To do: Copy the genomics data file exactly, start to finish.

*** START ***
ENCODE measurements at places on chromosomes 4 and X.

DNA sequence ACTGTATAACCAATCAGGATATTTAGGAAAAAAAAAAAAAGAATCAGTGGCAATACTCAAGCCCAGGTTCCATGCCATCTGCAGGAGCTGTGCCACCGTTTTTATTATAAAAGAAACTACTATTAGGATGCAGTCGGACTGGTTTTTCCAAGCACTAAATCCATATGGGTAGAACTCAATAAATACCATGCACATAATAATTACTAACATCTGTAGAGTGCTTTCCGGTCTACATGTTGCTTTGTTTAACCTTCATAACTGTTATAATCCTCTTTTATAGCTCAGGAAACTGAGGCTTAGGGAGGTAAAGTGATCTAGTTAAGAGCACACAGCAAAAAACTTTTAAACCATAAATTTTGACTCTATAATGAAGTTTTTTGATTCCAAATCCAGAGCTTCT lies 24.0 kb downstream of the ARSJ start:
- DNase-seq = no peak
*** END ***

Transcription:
ENCODE measurements at places on chromosomes 4 and X.

DNA sequence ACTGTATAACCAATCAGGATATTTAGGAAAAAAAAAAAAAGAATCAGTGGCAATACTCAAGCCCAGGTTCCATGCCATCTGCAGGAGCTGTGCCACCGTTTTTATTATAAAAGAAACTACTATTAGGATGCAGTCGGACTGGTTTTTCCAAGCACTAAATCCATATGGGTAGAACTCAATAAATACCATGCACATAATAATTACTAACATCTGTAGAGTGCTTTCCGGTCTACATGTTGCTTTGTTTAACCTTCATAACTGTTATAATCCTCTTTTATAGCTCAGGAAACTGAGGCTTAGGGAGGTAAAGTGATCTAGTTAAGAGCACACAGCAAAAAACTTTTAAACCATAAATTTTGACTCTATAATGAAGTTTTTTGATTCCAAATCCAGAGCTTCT lies 24.0 kb downstream of the ARSJ start:
- DNase-seq = no peak